Weed diseases: weeds and other wild plants get diseases, but they are often underreported because they are not tied to an economic crop.

Powdery Mildew on Filaree

Full data and analysis here

Publication here

Powdery Mildew on Whitestem Filaree

I was walking around my neighborhood in Davis, CA one day when I noticed a strange looking weed on the ground that had powdery mildew on it’s surface. Powdery mildews are a group of biotrophic fungi that I had studied for my master’s degree. They are often times host specific, and do not regularly kill their host, but rather sap nutrients and water from the epidermal cells. Because powdery mildews are so host specific, and because diseases of weeds are often underreported, I was interested in seeing whether this was a new interaction for California.

After running home and grabbing some nitrile gloves and ziplock bags, I collected some samples and headed off for work. I had a close working relationship with Dr. Doug Gubler’s lab because I did my master’s degree there, so I was able to use their compound microscope to look at the conidia at a higher magnification.

Conidial Measurements

The conidia of the powdery mildew had some distinct fibrosin bodies (the shiny bits inside the cells) which are kind of diagnostic for species of Podosphaera. The conidia looked like they were forming in chains, and the shape of the appressoria (how the fungus accesses plant nutrients in the epidermis) looked nipple-shaped. All of these morphological lines of evidence suggested that the fungus was in the genus Podosphaera.

We wanted to take measurements of different microscopic portions of the fungus to compare with those of described species, so we measured the length of the conidiophore as well as the length and width of the conidia themselves.

The conidiophore lengths were typical for Podosphaera spp., and the length to width ratio were as well.

Phylogenetic Analysis

We wanted to know how our isolate was phylogenetically related to other isolates within the genus Podosphaera. This might help us narrow down which species the isolate belongs to, as well as provides the scientific community more broadly a record for the isolate that we had collected. We isolated DNA and amplified for parts of the internal transcribed spacer (ITS) region, a highly variable region flanked by stable sequences, allowing for relatively high-resolution phylogenetic identification of isolates of fungi. We compared our isolates to those of other Podosphaera species, and found that our isolate was identical to a sequence for a supposed Podosphaera xanthii that was collected from papaya in asia.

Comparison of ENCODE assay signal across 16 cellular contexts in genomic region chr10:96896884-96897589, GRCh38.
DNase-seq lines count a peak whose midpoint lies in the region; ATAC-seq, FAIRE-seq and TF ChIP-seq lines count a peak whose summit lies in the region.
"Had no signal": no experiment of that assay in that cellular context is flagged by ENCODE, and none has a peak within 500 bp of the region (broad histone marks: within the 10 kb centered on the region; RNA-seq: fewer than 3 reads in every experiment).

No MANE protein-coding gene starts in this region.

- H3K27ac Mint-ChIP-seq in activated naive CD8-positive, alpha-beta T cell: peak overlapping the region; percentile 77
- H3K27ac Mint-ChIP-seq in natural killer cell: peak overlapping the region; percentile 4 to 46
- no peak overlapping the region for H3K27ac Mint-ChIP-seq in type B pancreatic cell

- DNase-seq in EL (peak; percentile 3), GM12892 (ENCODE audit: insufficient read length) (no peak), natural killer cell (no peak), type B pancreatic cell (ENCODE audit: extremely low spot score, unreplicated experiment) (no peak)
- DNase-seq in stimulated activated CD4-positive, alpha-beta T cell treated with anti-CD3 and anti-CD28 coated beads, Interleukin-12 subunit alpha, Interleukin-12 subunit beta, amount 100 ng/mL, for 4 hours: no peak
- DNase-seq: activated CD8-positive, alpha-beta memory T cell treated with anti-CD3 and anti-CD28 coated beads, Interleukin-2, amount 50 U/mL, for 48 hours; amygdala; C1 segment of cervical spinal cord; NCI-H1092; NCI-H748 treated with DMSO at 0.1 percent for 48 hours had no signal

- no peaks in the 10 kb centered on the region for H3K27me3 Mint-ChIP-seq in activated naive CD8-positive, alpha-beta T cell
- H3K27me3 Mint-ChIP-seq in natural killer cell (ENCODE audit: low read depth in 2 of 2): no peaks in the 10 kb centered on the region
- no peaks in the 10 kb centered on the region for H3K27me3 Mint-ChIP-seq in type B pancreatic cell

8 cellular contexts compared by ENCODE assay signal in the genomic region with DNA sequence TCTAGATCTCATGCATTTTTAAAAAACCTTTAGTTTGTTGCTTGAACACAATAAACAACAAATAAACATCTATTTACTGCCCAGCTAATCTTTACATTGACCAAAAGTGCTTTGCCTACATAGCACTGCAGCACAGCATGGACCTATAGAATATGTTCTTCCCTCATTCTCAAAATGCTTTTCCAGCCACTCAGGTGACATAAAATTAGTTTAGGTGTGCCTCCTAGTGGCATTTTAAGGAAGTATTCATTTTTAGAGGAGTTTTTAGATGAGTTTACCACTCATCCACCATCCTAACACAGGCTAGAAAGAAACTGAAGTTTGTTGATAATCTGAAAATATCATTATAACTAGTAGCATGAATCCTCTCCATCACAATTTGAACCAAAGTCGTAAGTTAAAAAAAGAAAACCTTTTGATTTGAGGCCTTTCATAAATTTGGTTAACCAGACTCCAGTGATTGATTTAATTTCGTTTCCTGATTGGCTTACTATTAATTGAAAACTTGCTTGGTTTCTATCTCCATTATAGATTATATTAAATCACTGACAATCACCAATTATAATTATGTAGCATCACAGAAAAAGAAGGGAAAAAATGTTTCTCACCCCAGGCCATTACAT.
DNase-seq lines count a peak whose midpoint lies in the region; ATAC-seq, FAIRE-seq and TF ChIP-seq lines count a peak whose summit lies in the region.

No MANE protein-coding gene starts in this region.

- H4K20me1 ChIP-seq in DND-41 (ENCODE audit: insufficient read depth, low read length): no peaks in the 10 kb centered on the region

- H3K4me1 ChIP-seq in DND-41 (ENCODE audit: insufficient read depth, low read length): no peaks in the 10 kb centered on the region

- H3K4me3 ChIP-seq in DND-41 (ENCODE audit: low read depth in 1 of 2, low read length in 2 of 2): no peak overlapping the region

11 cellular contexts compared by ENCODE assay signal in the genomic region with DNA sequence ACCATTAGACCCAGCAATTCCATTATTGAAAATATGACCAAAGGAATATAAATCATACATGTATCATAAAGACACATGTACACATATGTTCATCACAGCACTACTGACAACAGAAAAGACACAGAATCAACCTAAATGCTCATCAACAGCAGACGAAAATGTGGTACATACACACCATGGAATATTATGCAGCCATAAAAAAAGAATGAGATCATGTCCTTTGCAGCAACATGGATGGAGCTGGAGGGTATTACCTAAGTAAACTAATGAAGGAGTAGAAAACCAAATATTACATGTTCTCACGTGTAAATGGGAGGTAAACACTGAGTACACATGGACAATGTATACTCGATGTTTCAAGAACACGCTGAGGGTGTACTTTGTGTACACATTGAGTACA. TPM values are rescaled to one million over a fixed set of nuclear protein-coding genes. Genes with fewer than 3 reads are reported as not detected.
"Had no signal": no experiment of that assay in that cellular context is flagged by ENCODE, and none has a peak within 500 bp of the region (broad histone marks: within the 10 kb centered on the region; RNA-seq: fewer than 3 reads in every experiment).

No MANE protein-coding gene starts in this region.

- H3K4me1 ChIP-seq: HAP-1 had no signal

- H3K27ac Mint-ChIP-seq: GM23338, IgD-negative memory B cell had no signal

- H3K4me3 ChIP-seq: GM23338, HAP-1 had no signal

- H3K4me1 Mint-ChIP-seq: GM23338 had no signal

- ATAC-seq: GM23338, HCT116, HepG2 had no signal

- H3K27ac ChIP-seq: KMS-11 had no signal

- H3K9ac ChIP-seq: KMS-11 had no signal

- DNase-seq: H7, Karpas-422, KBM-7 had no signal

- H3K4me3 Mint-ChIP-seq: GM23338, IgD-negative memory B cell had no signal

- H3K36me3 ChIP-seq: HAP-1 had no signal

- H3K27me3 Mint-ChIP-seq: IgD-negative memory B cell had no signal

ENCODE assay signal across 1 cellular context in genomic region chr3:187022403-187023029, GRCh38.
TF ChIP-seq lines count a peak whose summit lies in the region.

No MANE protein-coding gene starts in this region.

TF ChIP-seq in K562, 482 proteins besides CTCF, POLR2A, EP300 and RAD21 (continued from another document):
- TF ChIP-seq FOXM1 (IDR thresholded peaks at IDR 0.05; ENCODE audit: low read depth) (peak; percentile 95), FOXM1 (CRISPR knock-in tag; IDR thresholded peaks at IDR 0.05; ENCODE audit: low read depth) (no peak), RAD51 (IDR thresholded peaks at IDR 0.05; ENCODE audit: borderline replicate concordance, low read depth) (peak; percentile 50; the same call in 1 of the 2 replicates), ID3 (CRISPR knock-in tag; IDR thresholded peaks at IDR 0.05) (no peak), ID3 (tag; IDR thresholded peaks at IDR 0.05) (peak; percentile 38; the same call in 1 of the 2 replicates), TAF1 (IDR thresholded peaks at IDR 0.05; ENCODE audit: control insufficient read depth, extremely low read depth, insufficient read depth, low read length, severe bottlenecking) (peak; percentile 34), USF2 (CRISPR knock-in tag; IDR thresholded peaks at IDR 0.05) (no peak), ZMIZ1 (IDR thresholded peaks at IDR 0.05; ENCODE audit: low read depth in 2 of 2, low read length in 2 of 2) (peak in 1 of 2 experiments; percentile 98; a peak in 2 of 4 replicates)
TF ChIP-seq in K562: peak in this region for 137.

A Case of Mistaken Identity?

However, when we compare the P. xanthii that most closely matched with our Podosphaera isolate, we found that the isolate was not monophyletically grouped with other P. xanthii isolates. This could have occurred if the original identification was incorrect or if the samples or sequences got mixed up while in submission. Both of these things happen more often than I think most scientists would care to admit. Comparing the morphology of our isolate with others in the Taxonomic Manual of the Erysiphales (Powdery Mildews), we found that our isolate most closely resembled Podosphaera erodii, which had been reported in Europe.

Because powdery mildew isolates are biotrophic, the only way to conclusively define our isolate as Podosphaera erodii would be to go to the collections in Europe and examine them. That was far out of the budget that the project had (a whopping $0), so without a complementary confirming sequence, we had to define our species as Podosphaera cf. erodii, the ‘cf.’ referring to contrasting our isolate with a known isolate where there is uncertainty in taxonomy.


Describing the diversity of life is critical to understanding what we face to lose in the case of extreme habitat loss and climate change. Oftentimes, the death of a single species is not a single death, but rather a cascading event that affects all of the species that rely on that extinct group. Pathogens and parasites are thought to be some of the the largest groups of life, with each species having multiple host-specific pathogens and parasites. As we lose diversity, these groups that may have been useful for biocontrol of weeds or for pharmological purposes are lost as well, and we need to consider how this may have cascading effects throughout the landscape.